Hypersonic nonequilibrium flow over an ablating teflon surface

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Virginia Polytechnic Institute and State University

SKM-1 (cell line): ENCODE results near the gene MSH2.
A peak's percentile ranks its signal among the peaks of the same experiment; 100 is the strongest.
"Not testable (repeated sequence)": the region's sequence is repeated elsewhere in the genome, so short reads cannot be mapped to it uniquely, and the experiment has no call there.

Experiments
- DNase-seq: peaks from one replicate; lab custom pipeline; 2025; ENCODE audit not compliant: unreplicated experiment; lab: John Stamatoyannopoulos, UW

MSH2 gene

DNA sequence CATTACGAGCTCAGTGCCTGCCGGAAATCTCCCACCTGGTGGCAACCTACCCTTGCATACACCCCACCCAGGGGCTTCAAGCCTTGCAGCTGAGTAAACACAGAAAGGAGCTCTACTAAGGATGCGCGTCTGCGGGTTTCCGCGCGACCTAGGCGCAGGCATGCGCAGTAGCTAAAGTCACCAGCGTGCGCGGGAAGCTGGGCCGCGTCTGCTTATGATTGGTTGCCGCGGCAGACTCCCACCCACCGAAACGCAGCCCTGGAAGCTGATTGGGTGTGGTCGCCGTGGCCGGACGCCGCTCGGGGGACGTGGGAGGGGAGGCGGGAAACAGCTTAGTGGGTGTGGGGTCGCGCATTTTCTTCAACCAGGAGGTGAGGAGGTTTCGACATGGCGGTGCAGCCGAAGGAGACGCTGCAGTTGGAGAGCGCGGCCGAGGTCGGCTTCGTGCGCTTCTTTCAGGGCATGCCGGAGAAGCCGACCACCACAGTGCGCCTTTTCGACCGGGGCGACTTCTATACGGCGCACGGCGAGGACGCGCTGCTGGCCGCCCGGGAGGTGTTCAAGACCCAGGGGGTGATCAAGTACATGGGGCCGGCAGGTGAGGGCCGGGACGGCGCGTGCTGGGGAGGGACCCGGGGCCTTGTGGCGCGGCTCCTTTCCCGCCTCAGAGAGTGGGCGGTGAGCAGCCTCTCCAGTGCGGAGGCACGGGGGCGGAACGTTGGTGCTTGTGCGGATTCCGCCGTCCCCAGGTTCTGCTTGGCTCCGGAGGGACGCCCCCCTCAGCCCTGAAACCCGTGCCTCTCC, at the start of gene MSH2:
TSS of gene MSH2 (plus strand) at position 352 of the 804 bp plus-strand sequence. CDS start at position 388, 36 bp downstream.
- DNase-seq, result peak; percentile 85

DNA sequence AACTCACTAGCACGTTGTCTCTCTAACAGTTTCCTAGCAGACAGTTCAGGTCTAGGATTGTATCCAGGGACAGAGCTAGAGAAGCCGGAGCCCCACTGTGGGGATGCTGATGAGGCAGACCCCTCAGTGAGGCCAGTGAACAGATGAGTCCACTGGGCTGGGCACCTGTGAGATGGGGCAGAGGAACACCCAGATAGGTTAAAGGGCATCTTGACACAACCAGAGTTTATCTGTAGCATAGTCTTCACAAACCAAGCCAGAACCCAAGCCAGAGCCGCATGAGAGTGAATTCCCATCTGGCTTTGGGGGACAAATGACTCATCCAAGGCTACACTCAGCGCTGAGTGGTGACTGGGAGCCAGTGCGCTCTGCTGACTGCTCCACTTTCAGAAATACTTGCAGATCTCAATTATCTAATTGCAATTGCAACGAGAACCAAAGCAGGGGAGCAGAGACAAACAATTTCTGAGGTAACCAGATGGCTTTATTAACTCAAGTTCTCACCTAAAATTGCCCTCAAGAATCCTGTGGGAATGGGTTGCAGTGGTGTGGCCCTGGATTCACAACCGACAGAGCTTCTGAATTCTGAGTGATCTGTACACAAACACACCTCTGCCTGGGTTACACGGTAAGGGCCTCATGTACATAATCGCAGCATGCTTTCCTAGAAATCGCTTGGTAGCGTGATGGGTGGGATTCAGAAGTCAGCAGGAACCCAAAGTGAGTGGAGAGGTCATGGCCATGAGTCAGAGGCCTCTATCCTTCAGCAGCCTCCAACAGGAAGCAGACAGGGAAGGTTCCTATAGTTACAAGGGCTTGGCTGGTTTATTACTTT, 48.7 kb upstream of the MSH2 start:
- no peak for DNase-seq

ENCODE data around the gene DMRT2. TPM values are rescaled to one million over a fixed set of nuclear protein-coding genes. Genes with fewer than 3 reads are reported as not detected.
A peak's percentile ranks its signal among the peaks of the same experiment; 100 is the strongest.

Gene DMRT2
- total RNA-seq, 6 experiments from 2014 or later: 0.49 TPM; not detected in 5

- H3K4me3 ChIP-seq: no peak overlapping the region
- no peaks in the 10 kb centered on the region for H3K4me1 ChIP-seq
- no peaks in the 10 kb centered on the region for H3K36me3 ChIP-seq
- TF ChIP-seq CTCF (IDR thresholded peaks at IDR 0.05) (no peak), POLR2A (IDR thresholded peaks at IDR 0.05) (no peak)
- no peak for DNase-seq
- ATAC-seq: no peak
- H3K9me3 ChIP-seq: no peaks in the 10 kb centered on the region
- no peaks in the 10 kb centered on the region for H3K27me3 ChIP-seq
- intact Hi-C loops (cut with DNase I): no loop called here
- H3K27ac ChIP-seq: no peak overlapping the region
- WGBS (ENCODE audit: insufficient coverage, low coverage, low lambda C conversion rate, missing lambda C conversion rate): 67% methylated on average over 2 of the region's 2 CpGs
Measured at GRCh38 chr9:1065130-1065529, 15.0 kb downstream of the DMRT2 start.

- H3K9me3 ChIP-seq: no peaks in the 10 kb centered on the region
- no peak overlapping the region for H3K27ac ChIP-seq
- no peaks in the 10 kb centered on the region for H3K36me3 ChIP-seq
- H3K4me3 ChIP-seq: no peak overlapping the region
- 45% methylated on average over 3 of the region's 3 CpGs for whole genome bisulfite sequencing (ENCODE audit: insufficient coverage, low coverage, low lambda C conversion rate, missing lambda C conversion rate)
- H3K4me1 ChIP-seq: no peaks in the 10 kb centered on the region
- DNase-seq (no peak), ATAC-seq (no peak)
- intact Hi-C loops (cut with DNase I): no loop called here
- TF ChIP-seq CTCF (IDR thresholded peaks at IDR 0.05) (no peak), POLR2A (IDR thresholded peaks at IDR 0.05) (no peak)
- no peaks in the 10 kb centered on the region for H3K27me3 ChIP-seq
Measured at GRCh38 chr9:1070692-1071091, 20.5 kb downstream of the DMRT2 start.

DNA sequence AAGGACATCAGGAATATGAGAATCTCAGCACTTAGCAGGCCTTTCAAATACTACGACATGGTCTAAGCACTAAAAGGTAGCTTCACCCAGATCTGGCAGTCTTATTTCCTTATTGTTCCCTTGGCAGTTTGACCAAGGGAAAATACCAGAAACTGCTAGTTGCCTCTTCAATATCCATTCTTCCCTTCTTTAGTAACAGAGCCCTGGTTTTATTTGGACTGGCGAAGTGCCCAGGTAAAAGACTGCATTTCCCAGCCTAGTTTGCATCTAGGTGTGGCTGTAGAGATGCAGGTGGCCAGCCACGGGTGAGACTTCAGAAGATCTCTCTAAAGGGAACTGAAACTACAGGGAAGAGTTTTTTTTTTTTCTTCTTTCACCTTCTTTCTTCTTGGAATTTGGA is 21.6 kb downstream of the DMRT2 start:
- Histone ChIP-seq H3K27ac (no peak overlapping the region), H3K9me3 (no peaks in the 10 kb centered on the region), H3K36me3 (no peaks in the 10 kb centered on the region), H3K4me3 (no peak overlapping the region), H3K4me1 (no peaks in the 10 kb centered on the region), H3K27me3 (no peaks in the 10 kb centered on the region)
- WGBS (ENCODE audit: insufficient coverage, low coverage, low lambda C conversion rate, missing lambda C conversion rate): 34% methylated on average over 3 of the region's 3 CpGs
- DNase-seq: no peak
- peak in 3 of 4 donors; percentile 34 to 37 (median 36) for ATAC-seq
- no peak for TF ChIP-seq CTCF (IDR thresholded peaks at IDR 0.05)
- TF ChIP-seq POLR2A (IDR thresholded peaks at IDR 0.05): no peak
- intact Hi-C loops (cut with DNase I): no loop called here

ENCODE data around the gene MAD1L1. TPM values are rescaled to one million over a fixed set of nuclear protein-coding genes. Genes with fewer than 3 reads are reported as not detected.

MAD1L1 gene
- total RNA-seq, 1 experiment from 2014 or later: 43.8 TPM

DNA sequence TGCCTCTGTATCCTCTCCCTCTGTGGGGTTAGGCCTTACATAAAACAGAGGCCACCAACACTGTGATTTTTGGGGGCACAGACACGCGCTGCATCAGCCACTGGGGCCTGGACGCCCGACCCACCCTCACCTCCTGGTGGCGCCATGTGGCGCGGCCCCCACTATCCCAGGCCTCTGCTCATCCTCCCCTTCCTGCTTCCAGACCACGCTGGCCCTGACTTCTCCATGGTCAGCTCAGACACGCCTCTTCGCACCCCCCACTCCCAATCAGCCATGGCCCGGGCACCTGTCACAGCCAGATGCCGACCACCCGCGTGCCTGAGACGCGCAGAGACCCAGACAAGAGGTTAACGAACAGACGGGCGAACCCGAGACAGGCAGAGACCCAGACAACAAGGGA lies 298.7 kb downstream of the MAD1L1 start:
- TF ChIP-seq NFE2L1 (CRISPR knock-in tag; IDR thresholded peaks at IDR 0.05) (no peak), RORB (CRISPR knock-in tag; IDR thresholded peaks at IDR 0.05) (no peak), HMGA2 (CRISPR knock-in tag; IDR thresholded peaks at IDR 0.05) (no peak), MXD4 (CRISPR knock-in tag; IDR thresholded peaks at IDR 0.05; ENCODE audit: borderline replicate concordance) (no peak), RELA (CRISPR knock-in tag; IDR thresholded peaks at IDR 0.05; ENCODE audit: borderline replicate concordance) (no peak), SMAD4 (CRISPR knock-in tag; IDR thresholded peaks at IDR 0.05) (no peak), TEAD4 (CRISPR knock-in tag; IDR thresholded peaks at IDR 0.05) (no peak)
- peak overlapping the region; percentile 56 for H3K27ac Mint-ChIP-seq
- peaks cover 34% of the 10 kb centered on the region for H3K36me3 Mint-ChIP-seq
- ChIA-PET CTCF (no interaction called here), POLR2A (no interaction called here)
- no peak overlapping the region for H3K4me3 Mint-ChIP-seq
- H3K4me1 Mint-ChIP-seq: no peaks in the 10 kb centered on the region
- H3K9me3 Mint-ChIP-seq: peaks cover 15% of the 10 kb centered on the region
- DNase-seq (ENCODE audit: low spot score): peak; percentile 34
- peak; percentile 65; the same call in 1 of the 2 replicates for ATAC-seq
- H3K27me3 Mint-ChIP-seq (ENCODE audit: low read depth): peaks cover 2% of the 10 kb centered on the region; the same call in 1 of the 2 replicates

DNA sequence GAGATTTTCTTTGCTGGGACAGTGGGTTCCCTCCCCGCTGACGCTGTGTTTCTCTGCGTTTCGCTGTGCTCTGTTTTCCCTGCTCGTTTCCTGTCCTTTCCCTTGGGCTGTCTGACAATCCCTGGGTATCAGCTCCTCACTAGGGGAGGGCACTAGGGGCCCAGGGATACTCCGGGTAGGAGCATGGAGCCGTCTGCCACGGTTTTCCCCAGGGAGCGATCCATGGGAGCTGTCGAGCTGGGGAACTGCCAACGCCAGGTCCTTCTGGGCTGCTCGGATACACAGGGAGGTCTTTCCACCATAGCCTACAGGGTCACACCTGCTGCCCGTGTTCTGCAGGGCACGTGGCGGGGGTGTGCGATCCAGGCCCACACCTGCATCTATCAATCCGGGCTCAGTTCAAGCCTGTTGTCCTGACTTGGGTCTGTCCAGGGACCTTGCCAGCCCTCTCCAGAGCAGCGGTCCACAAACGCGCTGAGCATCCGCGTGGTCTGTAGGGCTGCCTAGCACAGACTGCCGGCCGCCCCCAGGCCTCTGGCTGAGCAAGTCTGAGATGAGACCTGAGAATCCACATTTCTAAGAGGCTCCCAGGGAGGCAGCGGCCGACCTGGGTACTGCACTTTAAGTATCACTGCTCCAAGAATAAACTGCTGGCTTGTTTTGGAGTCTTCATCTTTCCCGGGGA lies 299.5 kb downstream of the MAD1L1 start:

A complex chemical system of teflon/air mixture over an axisymmetric decoy at hypersonic reentry flight conditions has been analyzed by using the nonequilibrium viscous shock-layer method. The equilibrium catalytic wall boundary condition was used to obtain the species concentration at the wall. The species conservation equation for binary mixture (air/teflon) was solved to obtain the concentration of freestream air at the wall. Two test cases were chosen to demonstrate the capability of the current code. Due to lack of experimental or theoretical data, the surface measurable quantities from the current code(VSLTEF) were compared with the equivalent air injection and no-mass injection data obtained from VSL7S code. The current code predicts a higher total heat-transfer rate than that predicted by the seven species nonequilibrium air code (VSL7S) with the same injection rate due to the high diffusional heat-transfer rate. The wall pressure was not affected by blowing, while the skin-friction coefficient was decreased (i.e., 43 % reduction for teflon ablation case ; 53 % for nonequilibrium air injection case at 125 kft) when compared with that of no-mass injection case. A shock-layer peak temperature drop ( 1512° R for 125 kft altitude and 848°R for 175 kft altitude) was observed at both cases. The temperature drops were chiefly due to endothermic reactions (dissociation) of the teflon ablation species. Due to large blowing of teflon, the average molecular weight increased substantially and resulted in a reduction of the specific heat ratio γ and an increase in the Prandtl number at the wall. The impurity of sodium was the major source of free electrons near the wall at the end of the vehicle at 125 kft altitude; however, at 175 kft altitude NO⁺ was the major source of free electrons over the entire body. The peak concentration of Na⁺ increased along the body, but that of NO⁺ decreased at both altitudes; While the chemical reaction rate data used is believed to be the best currently available, uncertainties in this data as were cited by Cresswell et al.(1967) may lead to quantitative changes in the above teflon ablation results.